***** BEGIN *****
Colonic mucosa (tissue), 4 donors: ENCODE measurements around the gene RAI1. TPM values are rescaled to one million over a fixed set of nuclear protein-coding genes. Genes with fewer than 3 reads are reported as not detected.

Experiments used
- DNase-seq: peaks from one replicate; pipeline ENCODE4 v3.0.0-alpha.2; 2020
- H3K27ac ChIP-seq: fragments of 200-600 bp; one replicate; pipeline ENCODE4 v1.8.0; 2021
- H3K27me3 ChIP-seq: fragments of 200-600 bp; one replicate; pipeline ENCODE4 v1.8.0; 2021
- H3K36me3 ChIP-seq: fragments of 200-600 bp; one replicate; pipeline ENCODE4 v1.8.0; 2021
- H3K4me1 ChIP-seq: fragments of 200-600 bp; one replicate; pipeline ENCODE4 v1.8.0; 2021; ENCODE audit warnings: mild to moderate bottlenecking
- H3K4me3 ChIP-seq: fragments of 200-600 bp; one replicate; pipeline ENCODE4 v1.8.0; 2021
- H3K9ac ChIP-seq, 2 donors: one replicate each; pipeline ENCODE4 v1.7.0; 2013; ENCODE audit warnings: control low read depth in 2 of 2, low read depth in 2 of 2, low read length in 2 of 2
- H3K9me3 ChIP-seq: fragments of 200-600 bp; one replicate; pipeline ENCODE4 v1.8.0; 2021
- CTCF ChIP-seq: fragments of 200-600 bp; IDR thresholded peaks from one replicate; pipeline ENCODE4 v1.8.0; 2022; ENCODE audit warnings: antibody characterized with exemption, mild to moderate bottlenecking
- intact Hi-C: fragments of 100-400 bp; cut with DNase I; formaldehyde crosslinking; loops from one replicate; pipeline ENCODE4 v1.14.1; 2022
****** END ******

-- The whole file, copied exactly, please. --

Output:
Colonic mucosa (tissue), 4 donors: ENCODE measurements around the gene RAI1. TPM values are rescaled to one million over a fixed set of nuclear protein-coding genes. Genes with fewer than 3 reads are reported as not detected.

Experiments used
- DNase-seq: peaks from one replicate; pipeline ENCODE4 v3.0.0-alpha.2; 2020
- H3K27ac ChIP-seq: fragments of 200-600 bp; one replicate; pipeline ENCODE4 v1.8.0; 2021
- H3K27me3 ChIP-seq: fragments of 200-600 bp; one replicate; pipeline ENCODE4 v1.8.0; 2021
- H3K36me3 ChIP-seq: fragments of 200-600 bp; one replicate; pipeline ENCODE4 v1.8.0; 2021
- H3K4me1 ChIP-seq: fragments of 200-600 bp; one replicate; pipeline ENCODE4 v1.8.0; 2021; ENCODE audit warnings: mild to moderate bottlenecking
- H3K4me3 ChIP-seq: fragments of 200-600 bp; one replicate; pipeline ENCODE4 v1.8.0; 2021
- H3K9ac ChIP-seq, 2 donors: one replicate each; pipeline ENCODE4 v1.7.0; 2013; ENCODE audit warnings: control low read depth in 2 of 2, low read depth in 2 of 2, low read length in 2 of 2
- H3K9me3 ChIP-seq: fragments of 200-600 bp; one replicate; pipeline ENCODE4 v1.8.0; 2021
- CTCF ChIP-seq: fragments of 200-600 bp; IDR thresholded peaks from one replicate; pipeline ENCODE4 v1.8.0; 2022; ENCODE audit warnings: antibody characterized with exemption, mild to moderate bottlenecking
- intact Hi-C: fragments of 100-400 bp; cut with DNase I; formaldehyde crosslinking; loops from one replicate; pipeline ENCODE4 v1.14.1; 2022